Tuesday, September 20, 2011
The High Deeds of Finn Mac Cool
Book Review: The High Deeds of Finn Mac Cool by Rosemary Sutliff (Puffin Books 1988, orig. 1967)
I found these stories to be quite enjoyable. They are magical tales of the Fianna of Ireland and their famous leader Finn Mac Cool. There are tales of magic, valor, and as well the tragedy typical of Celtic literature. Rosemary Sutcliff notes in the introduction some contrast between the stories of CuChulain and the Red Branch and the stories of Finn Mac Cool and the Fianna. The Red Branch heroes and tales were from an earlier date (maybe 150 BC), from the northern parts of Ireland, and the Danaan were perhaps more godlike. The Fianna stories were later (maybe 300 AD or later), from the southern part of Ireland, and the Danaan seem to be more Faerie-like.
As a boy Finn was in hiding from the slayers of his father who had come to slay him. He met a Druid named Finegas who had tried for seven years to catch the ‘Salmon of Knowledge” from the Boyne River. The Salmon called Fintan ate the nuts of a magic Hazel tree that fell into the river. Finn Mac Cool finds the Druid and asks to be his pupil. After this the Druid catches the Salmon quite easily. He gives it to Finn to cook but bids him not to eat one drop but Finn burns his thumb on the spit and puts it in his mouth to cool it and thus receives the knowledge bestowed by the Salmon. The Druid now realizes that it was Finn that the Salmon was destined for and so bids him eat it and be on his way for he is now full of ‘knowledge.’ Later in several of the stories Finn would put his thumb between his teeth in order to learn secret things such as the whereabouts of those they were searching for. The unplanned burning of the thumb in a cooking pot is echoed in several Celtic myths such as those of Gwion and Cerridwen and also of Taliesin the bard. Finn also gained the power of saving life by giving water from his cupped hands. The saving ‘water of life’ appears in many European stories – much in Slavic lore as well.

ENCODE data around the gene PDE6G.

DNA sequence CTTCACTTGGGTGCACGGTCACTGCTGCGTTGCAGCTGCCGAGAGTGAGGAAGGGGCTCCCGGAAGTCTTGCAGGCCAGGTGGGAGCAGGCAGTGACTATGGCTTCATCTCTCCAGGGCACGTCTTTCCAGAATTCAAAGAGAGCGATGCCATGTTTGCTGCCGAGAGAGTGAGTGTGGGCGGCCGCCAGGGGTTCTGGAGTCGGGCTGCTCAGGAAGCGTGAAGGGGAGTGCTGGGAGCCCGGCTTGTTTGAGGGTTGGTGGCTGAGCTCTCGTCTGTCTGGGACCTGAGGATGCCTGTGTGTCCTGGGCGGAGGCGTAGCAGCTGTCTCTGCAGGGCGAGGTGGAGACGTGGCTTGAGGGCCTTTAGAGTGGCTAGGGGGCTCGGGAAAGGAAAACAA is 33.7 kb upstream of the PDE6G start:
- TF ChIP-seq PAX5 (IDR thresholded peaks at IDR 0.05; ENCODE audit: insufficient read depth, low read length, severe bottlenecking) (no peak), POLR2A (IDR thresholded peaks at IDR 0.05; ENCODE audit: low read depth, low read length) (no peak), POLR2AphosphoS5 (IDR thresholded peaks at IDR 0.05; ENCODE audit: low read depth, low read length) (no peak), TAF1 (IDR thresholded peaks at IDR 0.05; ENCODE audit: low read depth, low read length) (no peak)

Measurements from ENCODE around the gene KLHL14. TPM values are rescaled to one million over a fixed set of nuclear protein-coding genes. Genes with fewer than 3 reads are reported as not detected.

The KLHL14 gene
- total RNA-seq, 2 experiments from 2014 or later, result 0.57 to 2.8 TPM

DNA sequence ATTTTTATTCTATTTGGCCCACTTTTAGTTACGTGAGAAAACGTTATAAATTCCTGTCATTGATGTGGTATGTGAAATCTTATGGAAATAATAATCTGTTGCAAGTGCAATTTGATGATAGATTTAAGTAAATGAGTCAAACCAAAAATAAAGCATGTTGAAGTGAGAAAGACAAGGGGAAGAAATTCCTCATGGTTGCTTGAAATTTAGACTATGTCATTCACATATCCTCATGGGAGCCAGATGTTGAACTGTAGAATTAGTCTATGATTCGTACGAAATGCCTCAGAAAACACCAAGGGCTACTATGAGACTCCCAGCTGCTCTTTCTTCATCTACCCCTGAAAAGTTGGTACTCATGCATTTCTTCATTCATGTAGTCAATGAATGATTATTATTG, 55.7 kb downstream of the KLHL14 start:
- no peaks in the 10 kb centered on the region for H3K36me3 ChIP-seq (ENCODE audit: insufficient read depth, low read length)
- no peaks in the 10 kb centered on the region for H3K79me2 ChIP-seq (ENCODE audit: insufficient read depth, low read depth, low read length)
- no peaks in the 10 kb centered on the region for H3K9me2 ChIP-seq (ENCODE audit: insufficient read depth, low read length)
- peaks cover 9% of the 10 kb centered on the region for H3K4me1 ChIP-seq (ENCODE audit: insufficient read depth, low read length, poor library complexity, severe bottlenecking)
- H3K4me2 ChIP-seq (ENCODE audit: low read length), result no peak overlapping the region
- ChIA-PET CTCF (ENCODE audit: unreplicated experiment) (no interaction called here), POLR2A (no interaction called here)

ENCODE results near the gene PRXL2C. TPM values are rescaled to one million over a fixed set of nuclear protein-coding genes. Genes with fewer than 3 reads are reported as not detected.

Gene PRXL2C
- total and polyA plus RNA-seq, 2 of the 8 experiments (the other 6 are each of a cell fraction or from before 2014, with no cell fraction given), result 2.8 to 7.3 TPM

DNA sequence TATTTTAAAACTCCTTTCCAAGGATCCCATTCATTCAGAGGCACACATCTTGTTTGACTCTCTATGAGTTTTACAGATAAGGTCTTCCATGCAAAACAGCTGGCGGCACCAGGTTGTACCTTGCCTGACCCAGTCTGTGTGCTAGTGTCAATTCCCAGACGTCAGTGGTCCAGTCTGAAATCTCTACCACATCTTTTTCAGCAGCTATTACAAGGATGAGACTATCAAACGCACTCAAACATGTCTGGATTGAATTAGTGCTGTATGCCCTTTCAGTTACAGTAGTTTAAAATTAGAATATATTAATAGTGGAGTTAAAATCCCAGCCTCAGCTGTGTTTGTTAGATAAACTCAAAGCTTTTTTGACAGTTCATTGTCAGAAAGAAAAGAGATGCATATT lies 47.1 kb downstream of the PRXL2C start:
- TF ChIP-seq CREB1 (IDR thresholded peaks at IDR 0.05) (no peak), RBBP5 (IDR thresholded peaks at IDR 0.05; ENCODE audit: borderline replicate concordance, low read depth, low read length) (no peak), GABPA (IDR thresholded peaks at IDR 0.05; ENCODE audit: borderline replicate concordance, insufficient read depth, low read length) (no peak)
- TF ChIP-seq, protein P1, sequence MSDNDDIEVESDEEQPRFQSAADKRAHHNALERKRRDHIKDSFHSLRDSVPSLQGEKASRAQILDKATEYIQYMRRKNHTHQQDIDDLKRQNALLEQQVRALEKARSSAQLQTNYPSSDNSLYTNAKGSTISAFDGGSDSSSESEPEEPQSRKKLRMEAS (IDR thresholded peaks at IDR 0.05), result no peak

In several of the stories there is the placing of geis, or a specific personal taboo on various characters, usually those associated with magical abilities. These taboos are often linked to the final destinies of the characters and sometimes end in tragedy related to the breaking of the geis but this is not always the case as sometimes (as in the case of CuChulain and his son) the tragedy was precipitated by keeping the geis. Cuchulain’s death came about when an old hag (an aspect of the Morrigan) offers him dog meat and since he had a geis not to eat dog meat and another geis not to refuse food from a woman he was doomed to his fate.